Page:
Adam Silver has spearheaded an NBA team owner’s removal in the past, but there are multiple obstacles in the way for James Dolan and the Knicks.
The NBA season is not a month old and the Knicks’ organizational dysfunction has already had its moment in the spotlight. The latest source of ridicule arose on November 10th, when James Dolan ordered Steve Mills and Scott Perry to publicly undermine David Fizdale after a home loss to Cleveland. The executives called out the team’s inconsistency after 10 games with an imbalanced and brand-new roster that they themselves constructed after better players passed on working for Dolan. ESPN’s Adrian Wojnarowski followed that up with reports of Fizdale’s impending demise, and Stephen A. Smith’s decibels levels reached new heights.
It was just the latest embarrassing moment in Dolan’s embarrassing tenure, and another reminder of his stain on the league whilst running the franchise in its biggest market.
As shrewd a power broker as I assume NBA Commissioner Adam Silver is, I know you can’t remove an owner for being bad. I get it; it’s precedent, it’s politics, it’s complicated.
But here’s the thing: It’s gotten really bad. It’s bad optics. It’s bad behavior. It’s bad workplace culture. It’s bad basketball. It’s bad fan relations. It’s bad representation for the NBA. It’s bad blues music. And it’s bad business (more on that later).
So, for the sake of…therapy, just hypothetically: What if Silver actually did try to remove James Dolan? Is there actual justification, and how would he go about it?
Context of Owner Removal
First, some history. As you’d probably expect, the removal of a pro sports owner is extremely rare in North America. It’s happened a handful times for uniquely extenuating circumstances. A rundown:
- In a very 1912 incident, Horace Fogel was removed as Philadelphia Phillies owner after drunkenly accusing the NL president of rigging games. Not to be outdone in the ranks of worst Phillies owners, William Cox lasted one year in charge before being ousted for betting on baseball in 1943.
- Harry Wismer was removed as owner of the New York Titans in 1963 due to the putrid financial state of the team, which rendered him unable to pay players adequately. AFL Commissioner Joe Foss forced a sale and the team became the Jets.
- George Steinbrenner was banned for life for paying a gambler to dig up dirt on Dave Winfield, until Bud Selig reinstated him in 1993.
- Cincinnati Reds owner Marge Schott was suspended from baseball in 1993 for extremely offensive remarks, including the ol’ “Hitler was good in the beginning” take. She was forced to relinquish control of the team in 1999 after saying many more detestable things.
- If you saw the 30 for 30, you know John Spano briefly and fraudulently took over the Islanders in 1997, then served 71 months in prison for it.
- In 1998, San Francisco 49ers owner Eddie DeBartolo pleaded guilty to failing to report an extortion attempt and ceded control to his sister.
- The MLB assumed operations of the Dodgers in 2011 due to Frank McCourt’s divorce and financial mismanagement. A group of rich L.A. folks happily paid $2 billion for the team and negotiated a massive $7 billion TV contract. (Related: the Dodgers have been to the World Series three times since.)
Of course, those were non-NBA cases. The NBA did take over the Hornets from George Shinn in 2010 for economic reasons, but in terms of what could hypothetically occur now, the Donald Sterling ordeal is the most relevant case study.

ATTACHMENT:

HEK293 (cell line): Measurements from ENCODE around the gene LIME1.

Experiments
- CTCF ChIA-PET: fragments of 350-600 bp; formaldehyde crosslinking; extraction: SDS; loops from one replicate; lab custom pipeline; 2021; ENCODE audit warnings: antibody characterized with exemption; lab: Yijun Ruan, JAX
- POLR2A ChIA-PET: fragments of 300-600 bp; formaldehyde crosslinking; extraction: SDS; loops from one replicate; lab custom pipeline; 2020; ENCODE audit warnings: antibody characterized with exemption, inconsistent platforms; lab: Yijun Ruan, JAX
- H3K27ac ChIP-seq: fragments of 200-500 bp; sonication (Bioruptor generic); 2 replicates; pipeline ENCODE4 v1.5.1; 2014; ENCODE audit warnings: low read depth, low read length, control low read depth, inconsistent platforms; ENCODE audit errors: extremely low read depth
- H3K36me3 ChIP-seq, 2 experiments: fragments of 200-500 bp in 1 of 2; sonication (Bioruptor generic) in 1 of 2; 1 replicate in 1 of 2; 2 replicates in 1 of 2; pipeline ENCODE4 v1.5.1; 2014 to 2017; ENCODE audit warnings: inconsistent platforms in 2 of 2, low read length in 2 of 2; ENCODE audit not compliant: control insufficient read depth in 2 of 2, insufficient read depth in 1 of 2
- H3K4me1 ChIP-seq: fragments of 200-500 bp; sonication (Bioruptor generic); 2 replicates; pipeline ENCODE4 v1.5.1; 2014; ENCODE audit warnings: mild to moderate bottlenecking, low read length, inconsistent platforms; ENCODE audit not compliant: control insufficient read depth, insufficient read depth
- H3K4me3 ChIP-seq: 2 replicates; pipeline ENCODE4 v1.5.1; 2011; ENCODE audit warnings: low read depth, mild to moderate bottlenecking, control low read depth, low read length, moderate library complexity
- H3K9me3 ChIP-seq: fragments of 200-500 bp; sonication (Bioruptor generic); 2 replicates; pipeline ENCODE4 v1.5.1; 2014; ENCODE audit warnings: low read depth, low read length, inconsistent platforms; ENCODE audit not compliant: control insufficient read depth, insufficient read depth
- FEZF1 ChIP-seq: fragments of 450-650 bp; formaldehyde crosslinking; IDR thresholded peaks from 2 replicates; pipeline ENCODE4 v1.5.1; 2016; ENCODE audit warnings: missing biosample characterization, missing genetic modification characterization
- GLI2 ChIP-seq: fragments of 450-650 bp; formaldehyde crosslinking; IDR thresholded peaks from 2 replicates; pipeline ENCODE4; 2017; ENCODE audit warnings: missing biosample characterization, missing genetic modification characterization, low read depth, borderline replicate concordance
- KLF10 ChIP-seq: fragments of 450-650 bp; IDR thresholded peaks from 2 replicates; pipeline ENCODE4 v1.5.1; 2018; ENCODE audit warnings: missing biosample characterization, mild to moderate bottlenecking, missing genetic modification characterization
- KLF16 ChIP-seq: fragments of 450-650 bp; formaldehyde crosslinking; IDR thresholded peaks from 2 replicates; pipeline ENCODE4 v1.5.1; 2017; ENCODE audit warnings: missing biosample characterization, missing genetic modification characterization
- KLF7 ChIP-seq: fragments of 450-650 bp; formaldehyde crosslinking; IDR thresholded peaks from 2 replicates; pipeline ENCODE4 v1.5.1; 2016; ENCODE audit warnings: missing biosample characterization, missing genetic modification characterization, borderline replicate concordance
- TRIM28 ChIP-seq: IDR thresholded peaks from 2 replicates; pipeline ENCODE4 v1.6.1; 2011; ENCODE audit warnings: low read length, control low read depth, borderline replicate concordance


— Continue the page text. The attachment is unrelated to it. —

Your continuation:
Sterling V. Silver
After more thanks 30 years overseeing a Clippers franchise that became synonymous with ineptitude, V. Stiviano’s recordings of Sterling saying alarmingly racist things provided an impossible-to-overlook impetus to belatedly boot the reviled owner. TMZ released the tapes on a Friday, and by that Monday, Silver had banned Sterling for life.
As much praise as Silver deserves for acting swiftly and decisively, it was impossible to deny the sentiments on the tape. Even overlooking Sterling’s long history of heinous conduct, there was no conceivable way for the NBA to proceed with him involved. As Matt Barnes told Ramona Shelburne, “I think the organization knew, and I’m sure the NBA knew, like we have a bad apple. And he finally f—ed up. And we have proof now.”
But that’s kind of the point and the problem. In theory, if someone—especially an owner—has an objectively despicable track record, it shouldn’t really take that smoky of a gun to get rid of them (I will be resisting politics parallels).
Truth is, the NBA should have seriously tried to get rid of Sterling years before. And they kind of did at the very beginning! In 1982, one year after he took over, the league considered booting him for a host of reasons, to no avail.
More troubling incidents followed. He settled multiple sexual harassment lawsuits that the NBA likely knew about. He was a notorious slumlord. He treated employees terribly in different ways—from Elgin Baylor to Baron Davis to Blake Griffin. In that same Shelburne piece, NBPA lawyer Larry Fleisher said the Clippers “missed payments to active players, failed to meet obligations on deferred payments, did not live up to the collective bargaining agreement that called for first-class air travel and refused to abide by arbitration decisions, necessitating court actions.”
It feels beside the point, but Sterling also had zero interest in improving the basketball team. The Clippers lost over 50 or more games 22 times in his 33 years sitting courtside.
He was a glaring blemish on the league for decades, but—in part because he didn’t technically lose any of his legal battles—the NBA didn’t intervene until the tape, at which point Silver quickly began the process of terminating his ownership. The league cited Article 13D of the NBA Constitution, which states an owner may be terminated with three-fourths votes from the Board of Governors if that person shall “fail or refuse to fulfill its contractual obligations…in such a way as to affect the Association or its Members adversely.” In the case of Sterling, that was easy to argue, because the Clippers immediately saw sponsors pull out, and there was no way anybody was going to support or work for the Clippers organization with him in charge.
Dolan’s Damage to the Knicks and the NBA
And that brings us back to Jimmy D.
Dolan has owned the Knicks since 1997. Since he took over, the Knicks’ winning percentage is the worst of any team. They’ve had 13 head coaches.